4.2. Message-oriented middleware (MOM)In general, MOM products work by passing information in a message from one program to one or more other programs. The information can be passed asynchronously, where the sender does not have to wait for a reply. MOM products, in general, cover more than just passing information; they usually include services for translating data, security, broadcasting data to multiple programs, error recovery, locating resources on the network, cost routing, prioritization of messages and requests, and extensive debugging facilities. Unlike both ORB and RPC products, MOM, in general, does not assume the system has a reliable transport layer underneath. MOM tries to

Sudipta Dhara (MCA-1070100), KiiT University

10

address the problems that surface when the transport layer is unreliable, as occurs when programs must communicate over a WAN or over the Internet. Two different types of MOM have emerged: 1. Message queuing 2. Message passing Message Queuing In message queuing, program-to-program communications occur via a queue, which is typically a file. It allows programs to send and receive information without having a direct connection established between them. A program simply gives messages to the message queuing service, identifying by name the queue in which it wishes the message to be placed. The message queuing service acts as an intermediary, and the mechanism by which the message is transmitted is completely hidden from the application programs. In large, enterprise-wide applications, queues can be set up to forward the messages to other queues. Message queuing provides safe storage of information and is most appropriate where applications cannot be connected directly (for example, in mobile computing). However, message queuing tools require considerable configuration to set up correctly and performance can be poor. If access to a queue is lost for any reason, the entire system can be affected. Message Passing (Publish-Subscribe) Message passing has proven popular for building large, distributed applications. This approach differs from message queuing in that rather than oblige applications to retrieve the information they request, the information is more efficiently pushed to the interested parties. One increasingly popular flavor of message passing uses a model of communication known as publish-subscribe (pub/sub). In pub/sub, programs subscribe to (register interest in) a subject. Programs also publish (send) messages to the subject. Once a subject has been subscribed to by a program, the program will receive any messages published to that subject in the distributed application. Subjects are defined by the application developer. In traditional network applications, when two processes must communicate with each other, they need network addresses to begin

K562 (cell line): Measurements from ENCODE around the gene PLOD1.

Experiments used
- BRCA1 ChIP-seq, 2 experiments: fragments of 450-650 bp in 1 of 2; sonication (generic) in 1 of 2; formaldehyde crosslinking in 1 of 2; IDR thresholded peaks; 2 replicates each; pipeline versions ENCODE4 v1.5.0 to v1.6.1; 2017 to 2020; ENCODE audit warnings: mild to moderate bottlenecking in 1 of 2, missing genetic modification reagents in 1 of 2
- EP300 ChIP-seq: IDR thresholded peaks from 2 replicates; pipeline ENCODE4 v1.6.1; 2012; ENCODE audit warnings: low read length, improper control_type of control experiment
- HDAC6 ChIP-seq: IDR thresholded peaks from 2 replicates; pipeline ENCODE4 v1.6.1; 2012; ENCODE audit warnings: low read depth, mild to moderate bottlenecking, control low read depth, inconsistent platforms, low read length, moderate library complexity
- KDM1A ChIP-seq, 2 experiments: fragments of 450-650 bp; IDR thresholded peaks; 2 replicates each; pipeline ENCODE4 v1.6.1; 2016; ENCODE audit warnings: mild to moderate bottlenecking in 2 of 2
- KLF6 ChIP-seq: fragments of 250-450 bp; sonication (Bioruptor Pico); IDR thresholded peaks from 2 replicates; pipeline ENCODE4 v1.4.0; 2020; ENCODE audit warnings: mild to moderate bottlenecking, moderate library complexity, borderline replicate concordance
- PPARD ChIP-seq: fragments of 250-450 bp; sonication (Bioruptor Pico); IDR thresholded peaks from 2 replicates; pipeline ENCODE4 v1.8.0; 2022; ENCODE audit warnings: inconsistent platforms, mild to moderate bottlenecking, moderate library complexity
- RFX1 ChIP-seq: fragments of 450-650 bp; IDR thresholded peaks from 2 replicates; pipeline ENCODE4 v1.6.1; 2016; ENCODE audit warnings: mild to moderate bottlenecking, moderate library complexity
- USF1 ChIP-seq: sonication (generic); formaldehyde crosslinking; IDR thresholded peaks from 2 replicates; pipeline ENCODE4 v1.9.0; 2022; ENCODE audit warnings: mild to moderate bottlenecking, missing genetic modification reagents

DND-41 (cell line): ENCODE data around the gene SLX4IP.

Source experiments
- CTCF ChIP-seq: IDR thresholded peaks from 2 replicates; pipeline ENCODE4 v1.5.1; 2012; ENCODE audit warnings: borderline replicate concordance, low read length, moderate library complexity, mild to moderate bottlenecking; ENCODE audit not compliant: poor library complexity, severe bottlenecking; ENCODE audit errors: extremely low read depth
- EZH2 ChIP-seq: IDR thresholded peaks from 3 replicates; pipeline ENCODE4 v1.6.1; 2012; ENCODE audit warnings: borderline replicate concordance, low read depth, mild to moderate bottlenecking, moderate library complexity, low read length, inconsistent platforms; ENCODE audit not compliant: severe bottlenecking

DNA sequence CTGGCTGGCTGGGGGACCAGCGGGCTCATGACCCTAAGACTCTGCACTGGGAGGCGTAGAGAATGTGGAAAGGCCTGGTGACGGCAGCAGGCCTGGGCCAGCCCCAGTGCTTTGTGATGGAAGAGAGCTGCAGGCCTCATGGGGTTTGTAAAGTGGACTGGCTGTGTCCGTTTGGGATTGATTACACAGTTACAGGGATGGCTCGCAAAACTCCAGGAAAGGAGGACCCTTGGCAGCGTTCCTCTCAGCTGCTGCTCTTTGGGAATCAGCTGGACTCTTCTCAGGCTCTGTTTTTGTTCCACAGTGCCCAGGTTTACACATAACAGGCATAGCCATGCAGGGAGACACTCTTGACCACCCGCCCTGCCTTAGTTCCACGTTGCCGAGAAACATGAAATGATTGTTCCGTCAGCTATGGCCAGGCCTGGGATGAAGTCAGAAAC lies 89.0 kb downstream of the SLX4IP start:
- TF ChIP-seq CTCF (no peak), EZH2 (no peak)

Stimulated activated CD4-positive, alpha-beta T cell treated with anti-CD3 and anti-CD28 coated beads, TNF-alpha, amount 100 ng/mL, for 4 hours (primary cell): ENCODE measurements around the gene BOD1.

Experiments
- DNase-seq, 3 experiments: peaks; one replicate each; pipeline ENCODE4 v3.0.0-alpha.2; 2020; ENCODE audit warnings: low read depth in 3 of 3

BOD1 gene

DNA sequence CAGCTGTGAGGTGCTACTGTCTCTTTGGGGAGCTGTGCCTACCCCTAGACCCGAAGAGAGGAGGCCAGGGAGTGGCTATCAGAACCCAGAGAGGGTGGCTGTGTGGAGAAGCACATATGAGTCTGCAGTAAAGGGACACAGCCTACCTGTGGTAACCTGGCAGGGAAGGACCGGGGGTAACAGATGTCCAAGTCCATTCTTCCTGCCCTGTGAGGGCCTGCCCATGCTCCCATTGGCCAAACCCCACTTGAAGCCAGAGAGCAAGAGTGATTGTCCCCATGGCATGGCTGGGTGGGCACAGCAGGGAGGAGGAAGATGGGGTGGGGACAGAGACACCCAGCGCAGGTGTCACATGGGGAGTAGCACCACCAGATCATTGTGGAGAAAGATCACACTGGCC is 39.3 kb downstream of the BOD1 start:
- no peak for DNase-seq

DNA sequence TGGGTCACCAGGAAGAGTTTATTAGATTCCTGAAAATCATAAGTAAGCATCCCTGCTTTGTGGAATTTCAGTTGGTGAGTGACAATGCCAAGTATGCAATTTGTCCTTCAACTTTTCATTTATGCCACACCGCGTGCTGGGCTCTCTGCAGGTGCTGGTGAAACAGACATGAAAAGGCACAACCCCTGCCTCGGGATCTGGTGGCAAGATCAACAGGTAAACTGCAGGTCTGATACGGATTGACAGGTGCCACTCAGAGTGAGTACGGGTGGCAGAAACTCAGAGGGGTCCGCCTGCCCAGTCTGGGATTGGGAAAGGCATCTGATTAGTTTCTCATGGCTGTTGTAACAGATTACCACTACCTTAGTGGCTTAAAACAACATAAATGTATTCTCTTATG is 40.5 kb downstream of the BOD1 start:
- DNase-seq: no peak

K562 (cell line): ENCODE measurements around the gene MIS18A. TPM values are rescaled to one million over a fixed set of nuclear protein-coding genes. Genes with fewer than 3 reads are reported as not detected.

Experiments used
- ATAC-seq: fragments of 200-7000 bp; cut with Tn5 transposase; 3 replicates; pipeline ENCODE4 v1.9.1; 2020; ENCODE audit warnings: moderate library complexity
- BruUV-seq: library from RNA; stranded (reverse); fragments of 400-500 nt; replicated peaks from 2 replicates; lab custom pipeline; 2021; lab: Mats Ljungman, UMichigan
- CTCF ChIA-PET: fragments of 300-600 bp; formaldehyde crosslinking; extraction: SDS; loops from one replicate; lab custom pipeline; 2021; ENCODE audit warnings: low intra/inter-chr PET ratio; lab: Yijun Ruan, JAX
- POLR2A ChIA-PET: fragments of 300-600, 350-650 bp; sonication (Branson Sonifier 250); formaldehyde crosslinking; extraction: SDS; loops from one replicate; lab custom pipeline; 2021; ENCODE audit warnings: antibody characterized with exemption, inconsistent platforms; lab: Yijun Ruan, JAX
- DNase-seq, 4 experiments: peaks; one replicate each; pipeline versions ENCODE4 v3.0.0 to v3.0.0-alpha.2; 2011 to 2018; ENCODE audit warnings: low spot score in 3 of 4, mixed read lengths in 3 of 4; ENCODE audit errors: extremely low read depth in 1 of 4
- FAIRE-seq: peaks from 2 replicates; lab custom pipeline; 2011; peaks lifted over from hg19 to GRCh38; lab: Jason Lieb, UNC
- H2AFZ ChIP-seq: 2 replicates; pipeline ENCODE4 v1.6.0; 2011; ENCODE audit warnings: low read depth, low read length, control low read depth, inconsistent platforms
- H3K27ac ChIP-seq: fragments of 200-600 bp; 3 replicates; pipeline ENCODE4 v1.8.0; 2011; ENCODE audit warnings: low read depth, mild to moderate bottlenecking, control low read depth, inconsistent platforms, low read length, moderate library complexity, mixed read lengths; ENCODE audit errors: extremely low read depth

Sudipta Dhara (MCA-1070100), KiiT University

11

communicating. If a process wants to send a message to many other processes, it first would need to know the physical network addresses of the other processes and then create a connection to all those processes. This architecture does not scale well because configuration is complicated and tedious. The publish subscribe communications model provides location transparency, allowing a program to send the message with a subject as the destination property while the middleware routes the message to all programs that have subscribed to that subject. MOM vendors typically implement publishsubscribe with a set of agents that maintain a realtime database, listing which programs are interested in which subjects. A program publishes a message by connecting with one of the agents (it may or may not be on the same machine) and sending the message to it. The agent then routes the message to the appropriate programs. Often, the pub/sub middleware has greater fault tolerance because the agents can perform dynamic routing of the messages as well as provide hot fail over should any of system fail. Pub/sub is most appropriate for highly distributed applications where fault tolerance and high performance are important. It does not work well in situations where processes may be disconnected from the network for long periods of time.

4.3. Remote procedure calls (RPC)RPCs have been around for a long time. They are one of the earliest forms of interprogram communication, and they operate at a very low level. From a programmers point of view, RPCs are easy to understand. The code invokes a procedure that is located on a remote system, and the results are returned. Generally, the application components communicate with each other synchronously, meaning they use a request/wait for- reply model. RPCs work well for smaller, simple applications where communication is primarily pointto-point (rather than one system to many). RPCs do not scale well to large, critical applications, as they leave many crucial details up to the programmer, such as the following:

Sudipta Dhara (MCA-1070100), KiiT University

12

1. Handling network or system failures 2. Handling multiple connections 3. Portability 4. Buffering and flow control Synchronization between processes Due to their synchronous nature, RPCs are not a good choice to use as the building blocks for enterprise-wide applications where high performance and high reliability are needed. The RPC standards have not evolved in any significant way during the last five years, primarily because of the emergence of the Object Request Brokers described in the next section.

4.4. Object request brokers (ORB)Object Request Brokers (ORBS) can be thought of as languageindependent, object-oriented RPCs. There are two competing standards for ORBs: 1. CORBA, backed by more than 700 companies from the Object Management Group (OMG) 2. DCOM, backed by Microsoft (Javas Remote Method Invocation (RMI) could be considered an ORB, although it is useful primarily for facilitating